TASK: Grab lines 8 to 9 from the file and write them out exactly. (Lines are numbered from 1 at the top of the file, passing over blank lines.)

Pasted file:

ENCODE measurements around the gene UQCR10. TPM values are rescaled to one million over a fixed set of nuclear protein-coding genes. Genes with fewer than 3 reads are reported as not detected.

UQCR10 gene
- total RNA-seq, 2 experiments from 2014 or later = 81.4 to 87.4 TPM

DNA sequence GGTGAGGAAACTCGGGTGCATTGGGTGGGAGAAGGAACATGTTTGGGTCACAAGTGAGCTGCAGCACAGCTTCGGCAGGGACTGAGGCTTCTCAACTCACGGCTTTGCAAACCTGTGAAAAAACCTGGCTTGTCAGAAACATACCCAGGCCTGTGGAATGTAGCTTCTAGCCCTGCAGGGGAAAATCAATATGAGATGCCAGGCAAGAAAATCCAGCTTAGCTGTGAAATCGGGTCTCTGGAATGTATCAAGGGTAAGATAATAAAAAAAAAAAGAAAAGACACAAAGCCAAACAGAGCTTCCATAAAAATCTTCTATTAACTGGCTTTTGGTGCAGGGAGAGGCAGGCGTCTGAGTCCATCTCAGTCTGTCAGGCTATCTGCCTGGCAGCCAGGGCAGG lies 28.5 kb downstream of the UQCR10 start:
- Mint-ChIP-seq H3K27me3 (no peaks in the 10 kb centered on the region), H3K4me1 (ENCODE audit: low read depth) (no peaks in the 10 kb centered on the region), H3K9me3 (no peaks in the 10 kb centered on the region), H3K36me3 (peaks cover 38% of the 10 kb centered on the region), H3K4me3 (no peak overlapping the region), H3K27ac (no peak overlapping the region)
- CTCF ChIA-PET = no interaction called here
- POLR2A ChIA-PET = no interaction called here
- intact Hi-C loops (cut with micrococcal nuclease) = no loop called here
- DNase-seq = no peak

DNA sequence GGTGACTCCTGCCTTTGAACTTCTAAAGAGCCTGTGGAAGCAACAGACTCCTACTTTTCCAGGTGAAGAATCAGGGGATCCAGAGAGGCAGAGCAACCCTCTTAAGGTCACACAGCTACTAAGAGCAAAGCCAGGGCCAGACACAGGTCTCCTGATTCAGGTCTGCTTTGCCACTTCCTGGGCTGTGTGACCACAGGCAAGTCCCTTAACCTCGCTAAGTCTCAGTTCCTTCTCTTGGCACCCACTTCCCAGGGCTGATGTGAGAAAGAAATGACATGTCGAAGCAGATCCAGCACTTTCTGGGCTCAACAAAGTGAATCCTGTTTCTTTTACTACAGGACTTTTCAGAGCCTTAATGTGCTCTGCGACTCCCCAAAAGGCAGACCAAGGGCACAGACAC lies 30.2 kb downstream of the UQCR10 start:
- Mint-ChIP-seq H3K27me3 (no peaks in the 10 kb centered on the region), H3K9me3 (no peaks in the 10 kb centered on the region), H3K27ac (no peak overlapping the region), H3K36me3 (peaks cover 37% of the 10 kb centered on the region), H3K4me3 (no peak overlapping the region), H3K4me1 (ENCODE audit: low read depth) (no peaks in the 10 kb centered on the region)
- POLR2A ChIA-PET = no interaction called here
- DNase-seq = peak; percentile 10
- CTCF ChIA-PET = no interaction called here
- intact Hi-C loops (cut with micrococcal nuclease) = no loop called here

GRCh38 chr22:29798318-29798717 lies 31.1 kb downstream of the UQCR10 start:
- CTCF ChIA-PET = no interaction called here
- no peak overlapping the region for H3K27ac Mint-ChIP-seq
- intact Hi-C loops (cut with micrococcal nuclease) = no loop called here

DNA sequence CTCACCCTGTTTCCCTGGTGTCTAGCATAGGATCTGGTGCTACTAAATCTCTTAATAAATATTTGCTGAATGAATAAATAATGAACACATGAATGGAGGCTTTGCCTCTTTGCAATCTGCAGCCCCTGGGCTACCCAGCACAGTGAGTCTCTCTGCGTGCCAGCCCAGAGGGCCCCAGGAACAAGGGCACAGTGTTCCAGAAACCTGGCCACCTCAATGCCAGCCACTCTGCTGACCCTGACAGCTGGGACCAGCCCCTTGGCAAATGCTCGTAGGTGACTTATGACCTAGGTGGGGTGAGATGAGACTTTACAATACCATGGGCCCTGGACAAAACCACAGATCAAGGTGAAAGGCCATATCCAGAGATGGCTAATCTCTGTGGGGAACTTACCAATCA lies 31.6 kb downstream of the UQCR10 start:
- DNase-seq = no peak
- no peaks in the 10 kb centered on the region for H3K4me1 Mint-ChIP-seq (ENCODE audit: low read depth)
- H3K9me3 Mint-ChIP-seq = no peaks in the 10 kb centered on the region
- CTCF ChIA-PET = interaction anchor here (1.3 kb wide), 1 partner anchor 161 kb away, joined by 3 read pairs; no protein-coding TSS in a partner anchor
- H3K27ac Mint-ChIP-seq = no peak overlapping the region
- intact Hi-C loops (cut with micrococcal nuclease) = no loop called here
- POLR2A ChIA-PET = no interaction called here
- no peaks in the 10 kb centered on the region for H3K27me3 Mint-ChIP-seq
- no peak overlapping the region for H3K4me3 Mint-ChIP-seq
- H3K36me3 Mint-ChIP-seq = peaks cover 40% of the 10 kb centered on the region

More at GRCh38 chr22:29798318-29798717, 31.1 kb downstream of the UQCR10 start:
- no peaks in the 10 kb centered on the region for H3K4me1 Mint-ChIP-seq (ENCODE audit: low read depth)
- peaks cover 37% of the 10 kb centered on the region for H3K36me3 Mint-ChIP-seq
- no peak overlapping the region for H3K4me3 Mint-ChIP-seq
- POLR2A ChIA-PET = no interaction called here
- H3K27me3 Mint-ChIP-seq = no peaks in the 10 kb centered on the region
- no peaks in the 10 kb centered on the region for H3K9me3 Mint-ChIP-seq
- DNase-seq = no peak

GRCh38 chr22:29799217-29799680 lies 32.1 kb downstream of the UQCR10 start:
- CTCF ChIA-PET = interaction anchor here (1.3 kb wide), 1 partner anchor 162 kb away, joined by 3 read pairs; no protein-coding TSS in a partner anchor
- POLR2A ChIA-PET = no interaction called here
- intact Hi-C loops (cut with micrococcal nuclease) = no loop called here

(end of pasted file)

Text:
- intact Hi-C loops (cut with micrococcal nuclease) = no loop called here
- DNase-seq = no peak